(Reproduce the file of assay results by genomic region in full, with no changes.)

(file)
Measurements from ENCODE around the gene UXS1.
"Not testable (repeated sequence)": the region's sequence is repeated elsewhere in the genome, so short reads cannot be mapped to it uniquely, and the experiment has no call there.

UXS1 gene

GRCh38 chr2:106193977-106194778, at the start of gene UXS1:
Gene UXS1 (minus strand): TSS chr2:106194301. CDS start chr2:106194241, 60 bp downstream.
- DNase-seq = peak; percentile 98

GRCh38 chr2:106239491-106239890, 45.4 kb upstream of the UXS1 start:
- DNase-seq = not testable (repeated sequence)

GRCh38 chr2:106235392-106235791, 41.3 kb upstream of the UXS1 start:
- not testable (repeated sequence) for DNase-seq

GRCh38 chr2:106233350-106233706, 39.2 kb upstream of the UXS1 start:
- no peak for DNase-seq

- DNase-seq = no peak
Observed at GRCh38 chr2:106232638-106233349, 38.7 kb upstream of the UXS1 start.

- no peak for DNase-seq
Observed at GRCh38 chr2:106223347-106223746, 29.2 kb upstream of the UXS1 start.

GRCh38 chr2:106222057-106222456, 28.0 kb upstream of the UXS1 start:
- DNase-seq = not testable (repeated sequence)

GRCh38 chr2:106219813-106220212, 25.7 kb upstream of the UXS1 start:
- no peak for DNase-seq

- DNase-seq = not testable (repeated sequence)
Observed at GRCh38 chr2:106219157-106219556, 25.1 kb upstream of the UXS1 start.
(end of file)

Measurements from ENCODE around the gene UXS1.
"Not testable (repeated sequence)": the region's sequence is repeated elsewhere in the genome, so short reads cannot be mapped to it uniquely, and the experiment has no call there.

UXS1 gene

GRCh38 chr2:106193977-106194778, at the start of gene UXS1:
Gene UXS1 (minus strand): TSS chr2:106194301. CDS start chr2:106194241, 60 bp downstream.
- DNase-seq = peak; percentile 98

GRCh38 chr2:106239491-106239890, 45.4 kb upstream of the UXS1 start:
- DNase-seq = not testable (repeated sequence)

GRCh38 chr2:106235392-106235791, 41.3 kb upstream of the UXS1 start:
- not testable (repeated sequence) for DNase-seq

GRCh38 chr2:106233350-106233706, 39.2 kb upstream of the UXS1 start:
- no peak for DNase-seq

- DNase-seq = no peak
Observed at GRCh38 chr2:106232638-106233349, 38.7 kb upstream of the UXS1 start.

- no peak for DNase-seq
Observed at GRCh38 chr2:106223347-106223746, 29.2 kb upstream of the UXS1 start.

GRCh38 chr2:106222057-106222456, 28.0 kb upstream of the UXS1 start:
- DNase-seq = not testable (repeated sequence)

GRCh38 chr2:106219813-106220212, 25.7 kb upstream of the UXS1 start:
- no peak for DNase-seq

- DNase-seq = not testable (repeated sequence)
Observed at GRCh38 chr2:106219157-106219556, 25.1 kb upstream of the UXS1 start.